I want to like what I'm writing. I want to have fun with it. I want my voice to come through again-- not some voice that sounds like I think I'm supposed to sound because it's what I somehow became convinced I was supposed to sound like. I don't want my blog to be safe, and I am afeared that that's what it's been for quite some time now. Safe. Don't rock the boat. Don't offend anyone. Don't say what I'm really thinking because someone might not buy my books any more. Just write my little banal, milquetoast posts within these banal milquetoast parameters that will contribute continuous content (ah, alliteration I do love you so) without ruffling feathers.
So this is me, stopping all that. I might post three times in one day if three amazing things pop into my brain and I've got that kind of time. And I might go silent for a bit if nothing remarkable presents itself. Or I get real busy. Cause that happens more than I like.
And yes, I do plan to continue these Friends-style titles. Because I like 'em. They make me smile. And I hope they will make you smile and not eventually bore you to tears. Because once I thought that my clever little categories for each day was GENIUS. So clearly, things change.
Oh, and I will make you one more promise. I will try to make each post short. Brief quotes. Links to good stuff. Things like that. I will refrain from pontificating unless it's just absolutely necessary. Because none of us have that kind of time or inclination. We have shorter attention spans now, haven't you heard? But know this, if I post it, it's because it matters to me. And I hope it matters to you.
Monday, January 09, 2012
You see, me and the blog took a break from each other over Christmas and it turned out that I liked the break. I liked it a little too much. I liked not thinking about whether the blog was getting comments I needed to respond to. Or whether the blog needed updating. Or whether the blog had a broken link. Or whether I'd written this post for this certain day and-- oh my-- would the world stop turning if my Thursday Thought wasn't there by 6am?? Or whether the blog was in some other state of need that ate up my time and left me grumpy and unfulfilled.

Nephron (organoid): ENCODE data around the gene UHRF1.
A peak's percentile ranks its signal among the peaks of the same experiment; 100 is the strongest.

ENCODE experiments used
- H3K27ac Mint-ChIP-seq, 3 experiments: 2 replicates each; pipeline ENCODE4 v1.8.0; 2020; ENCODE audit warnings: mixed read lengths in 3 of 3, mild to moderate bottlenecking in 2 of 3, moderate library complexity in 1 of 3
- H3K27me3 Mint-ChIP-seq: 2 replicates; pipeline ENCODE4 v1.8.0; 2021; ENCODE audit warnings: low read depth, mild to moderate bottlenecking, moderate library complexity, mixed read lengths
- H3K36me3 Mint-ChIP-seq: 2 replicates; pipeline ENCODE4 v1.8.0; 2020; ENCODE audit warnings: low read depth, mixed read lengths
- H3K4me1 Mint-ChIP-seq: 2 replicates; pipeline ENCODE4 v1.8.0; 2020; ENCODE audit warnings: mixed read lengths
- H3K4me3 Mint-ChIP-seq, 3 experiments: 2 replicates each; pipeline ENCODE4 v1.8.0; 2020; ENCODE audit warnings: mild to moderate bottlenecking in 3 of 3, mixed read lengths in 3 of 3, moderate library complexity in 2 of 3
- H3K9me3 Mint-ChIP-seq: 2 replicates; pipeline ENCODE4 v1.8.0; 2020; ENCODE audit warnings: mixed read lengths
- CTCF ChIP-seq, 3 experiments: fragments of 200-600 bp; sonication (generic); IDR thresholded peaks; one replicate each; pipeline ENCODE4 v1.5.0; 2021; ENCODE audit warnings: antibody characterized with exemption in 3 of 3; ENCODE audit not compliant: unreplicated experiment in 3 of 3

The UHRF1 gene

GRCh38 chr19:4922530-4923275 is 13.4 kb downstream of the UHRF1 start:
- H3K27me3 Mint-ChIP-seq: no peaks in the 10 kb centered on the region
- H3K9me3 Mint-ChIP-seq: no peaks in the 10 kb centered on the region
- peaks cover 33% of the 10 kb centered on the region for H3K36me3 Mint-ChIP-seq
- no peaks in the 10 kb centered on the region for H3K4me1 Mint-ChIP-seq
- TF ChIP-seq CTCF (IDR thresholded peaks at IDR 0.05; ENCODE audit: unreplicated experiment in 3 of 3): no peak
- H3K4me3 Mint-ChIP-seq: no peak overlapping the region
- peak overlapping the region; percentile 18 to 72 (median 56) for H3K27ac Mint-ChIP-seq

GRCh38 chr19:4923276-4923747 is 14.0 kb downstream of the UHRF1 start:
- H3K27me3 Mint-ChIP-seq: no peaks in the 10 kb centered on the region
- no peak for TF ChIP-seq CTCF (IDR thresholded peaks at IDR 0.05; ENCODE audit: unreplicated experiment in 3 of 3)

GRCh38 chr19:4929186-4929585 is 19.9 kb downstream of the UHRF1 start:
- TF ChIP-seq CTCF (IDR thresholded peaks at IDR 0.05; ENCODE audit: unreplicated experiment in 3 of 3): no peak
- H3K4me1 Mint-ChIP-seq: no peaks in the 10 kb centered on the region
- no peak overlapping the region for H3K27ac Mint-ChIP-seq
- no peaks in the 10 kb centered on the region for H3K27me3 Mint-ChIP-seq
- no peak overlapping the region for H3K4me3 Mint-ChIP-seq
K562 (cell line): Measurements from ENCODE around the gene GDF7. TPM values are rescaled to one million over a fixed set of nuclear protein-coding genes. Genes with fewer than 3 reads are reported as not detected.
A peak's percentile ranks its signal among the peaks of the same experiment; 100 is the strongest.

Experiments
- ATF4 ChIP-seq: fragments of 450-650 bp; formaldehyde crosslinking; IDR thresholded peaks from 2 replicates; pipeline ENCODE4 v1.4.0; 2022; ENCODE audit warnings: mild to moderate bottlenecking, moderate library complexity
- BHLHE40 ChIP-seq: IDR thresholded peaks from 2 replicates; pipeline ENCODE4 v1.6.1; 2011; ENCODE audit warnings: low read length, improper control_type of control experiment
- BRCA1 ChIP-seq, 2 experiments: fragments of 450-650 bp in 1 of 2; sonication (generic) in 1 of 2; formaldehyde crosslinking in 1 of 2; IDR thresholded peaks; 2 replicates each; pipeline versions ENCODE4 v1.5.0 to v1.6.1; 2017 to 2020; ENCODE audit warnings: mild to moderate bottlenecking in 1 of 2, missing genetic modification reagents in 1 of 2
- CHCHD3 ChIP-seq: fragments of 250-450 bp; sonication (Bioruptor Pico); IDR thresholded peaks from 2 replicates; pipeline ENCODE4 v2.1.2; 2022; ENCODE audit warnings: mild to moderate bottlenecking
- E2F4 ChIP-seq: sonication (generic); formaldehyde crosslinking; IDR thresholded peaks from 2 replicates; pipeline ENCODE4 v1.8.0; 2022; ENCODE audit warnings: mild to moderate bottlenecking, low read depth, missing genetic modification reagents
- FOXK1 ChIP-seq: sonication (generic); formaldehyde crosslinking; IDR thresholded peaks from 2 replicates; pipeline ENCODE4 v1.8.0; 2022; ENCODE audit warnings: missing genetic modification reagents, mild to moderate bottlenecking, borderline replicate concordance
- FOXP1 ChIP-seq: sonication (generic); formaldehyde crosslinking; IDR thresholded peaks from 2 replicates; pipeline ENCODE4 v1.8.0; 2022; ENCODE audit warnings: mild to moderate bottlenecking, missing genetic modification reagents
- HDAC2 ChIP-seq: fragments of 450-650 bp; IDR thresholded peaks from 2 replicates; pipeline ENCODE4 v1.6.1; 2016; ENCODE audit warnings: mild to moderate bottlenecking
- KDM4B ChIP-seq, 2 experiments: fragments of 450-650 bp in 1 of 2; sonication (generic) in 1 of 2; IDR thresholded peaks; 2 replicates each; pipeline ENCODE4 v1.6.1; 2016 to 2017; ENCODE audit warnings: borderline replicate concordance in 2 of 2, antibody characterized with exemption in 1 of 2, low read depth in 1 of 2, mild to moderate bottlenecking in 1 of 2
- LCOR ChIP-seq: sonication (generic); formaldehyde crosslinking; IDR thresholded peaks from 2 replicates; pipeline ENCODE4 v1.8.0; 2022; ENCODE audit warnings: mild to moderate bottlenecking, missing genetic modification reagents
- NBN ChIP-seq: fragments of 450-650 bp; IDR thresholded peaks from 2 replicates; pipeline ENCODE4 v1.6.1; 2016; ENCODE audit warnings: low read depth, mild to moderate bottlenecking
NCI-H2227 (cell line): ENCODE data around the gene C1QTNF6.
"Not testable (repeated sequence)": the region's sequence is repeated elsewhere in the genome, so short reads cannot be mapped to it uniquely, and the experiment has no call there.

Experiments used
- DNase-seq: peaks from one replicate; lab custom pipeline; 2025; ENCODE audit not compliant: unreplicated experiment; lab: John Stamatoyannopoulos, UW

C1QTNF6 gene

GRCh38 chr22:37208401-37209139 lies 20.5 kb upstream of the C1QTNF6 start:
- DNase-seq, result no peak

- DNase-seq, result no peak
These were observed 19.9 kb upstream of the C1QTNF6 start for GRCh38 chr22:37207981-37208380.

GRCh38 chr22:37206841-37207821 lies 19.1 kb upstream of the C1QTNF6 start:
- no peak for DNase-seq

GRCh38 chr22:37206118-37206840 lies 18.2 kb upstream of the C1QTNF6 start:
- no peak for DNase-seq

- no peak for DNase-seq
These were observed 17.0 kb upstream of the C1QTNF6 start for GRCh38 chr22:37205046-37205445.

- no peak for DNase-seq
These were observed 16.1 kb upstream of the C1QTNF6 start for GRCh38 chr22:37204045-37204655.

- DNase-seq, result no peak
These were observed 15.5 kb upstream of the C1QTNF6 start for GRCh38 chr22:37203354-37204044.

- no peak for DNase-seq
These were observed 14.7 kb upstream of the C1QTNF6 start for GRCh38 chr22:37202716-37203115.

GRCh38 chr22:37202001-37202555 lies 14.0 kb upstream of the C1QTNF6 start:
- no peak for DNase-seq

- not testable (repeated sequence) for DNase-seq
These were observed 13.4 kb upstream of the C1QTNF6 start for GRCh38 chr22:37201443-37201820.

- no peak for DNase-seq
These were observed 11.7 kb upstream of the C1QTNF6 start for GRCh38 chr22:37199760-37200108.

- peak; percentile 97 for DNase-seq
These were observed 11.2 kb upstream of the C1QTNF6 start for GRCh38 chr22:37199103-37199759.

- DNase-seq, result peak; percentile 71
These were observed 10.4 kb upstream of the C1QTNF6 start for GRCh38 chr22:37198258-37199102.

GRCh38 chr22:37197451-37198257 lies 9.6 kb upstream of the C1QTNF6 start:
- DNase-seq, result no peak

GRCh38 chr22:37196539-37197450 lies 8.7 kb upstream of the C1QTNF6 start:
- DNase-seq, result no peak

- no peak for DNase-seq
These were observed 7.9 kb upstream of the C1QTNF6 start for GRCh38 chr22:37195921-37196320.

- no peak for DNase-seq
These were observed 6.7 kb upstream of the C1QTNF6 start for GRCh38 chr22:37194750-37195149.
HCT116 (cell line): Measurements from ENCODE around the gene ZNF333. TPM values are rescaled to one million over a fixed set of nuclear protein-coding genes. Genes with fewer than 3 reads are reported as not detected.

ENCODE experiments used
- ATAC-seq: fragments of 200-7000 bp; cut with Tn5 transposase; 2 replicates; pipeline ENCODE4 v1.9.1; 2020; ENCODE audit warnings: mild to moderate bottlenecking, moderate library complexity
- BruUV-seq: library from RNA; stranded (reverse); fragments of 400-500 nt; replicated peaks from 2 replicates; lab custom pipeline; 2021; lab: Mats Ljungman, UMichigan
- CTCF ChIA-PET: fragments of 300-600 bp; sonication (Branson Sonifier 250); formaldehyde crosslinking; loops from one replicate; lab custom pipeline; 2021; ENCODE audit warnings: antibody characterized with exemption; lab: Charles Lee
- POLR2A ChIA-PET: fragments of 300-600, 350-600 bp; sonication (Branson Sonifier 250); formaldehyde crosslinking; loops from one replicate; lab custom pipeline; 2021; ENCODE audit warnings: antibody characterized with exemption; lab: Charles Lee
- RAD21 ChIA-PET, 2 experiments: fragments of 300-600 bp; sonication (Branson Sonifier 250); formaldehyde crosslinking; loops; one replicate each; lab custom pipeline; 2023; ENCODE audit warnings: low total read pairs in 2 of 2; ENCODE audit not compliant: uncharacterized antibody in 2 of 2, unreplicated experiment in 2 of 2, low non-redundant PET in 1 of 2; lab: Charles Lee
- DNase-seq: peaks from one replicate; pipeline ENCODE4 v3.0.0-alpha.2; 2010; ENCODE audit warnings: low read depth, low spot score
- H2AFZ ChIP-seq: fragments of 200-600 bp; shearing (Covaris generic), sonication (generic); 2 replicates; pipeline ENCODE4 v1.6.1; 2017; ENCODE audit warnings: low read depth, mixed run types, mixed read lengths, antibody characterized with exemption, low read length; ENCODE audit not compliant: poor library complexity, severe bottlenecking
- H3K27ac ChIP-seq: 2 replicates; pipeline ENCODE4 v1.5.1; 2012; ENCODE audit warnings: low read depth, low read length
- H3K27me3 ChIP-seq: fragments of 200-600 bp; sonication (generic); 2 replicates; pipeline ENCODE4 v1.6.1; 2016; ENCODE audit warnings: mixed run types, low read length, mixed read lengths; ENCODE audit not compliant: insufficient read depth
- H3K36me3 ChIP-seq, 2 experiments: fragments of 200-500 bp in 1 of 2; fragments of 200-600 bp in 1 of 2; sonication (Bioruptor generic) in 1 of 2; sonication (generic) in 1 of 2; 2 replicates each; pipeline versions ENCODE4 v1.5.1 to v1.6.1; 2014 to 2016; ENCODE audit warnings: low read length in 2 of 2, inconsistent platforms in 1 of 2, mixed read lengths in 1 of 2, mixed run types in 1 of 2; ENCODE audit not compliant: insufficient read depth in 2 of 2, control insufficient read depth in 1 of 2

But I'd promised the blog that I would come back after the break. And because I always try to keep my word, I came back. And you all read the posts I dutifully put up last week when I came back. You even read my clever idea about going through a book that was very New-Yearsy in subject matter. You might've even bought said book and eagerly anticipated going through it here each week.
Somehow along the way my blog went from passion to production. I wasn't getting on here because I couldn't wait to share something with you (the way I started). I was getting on here because I said I would. And because I'm a writer and we writers are expected to develop "an audience." But somehow, in trying to develop my audience like a good little writer, I started boring myself-- and probably you guys-- to tears.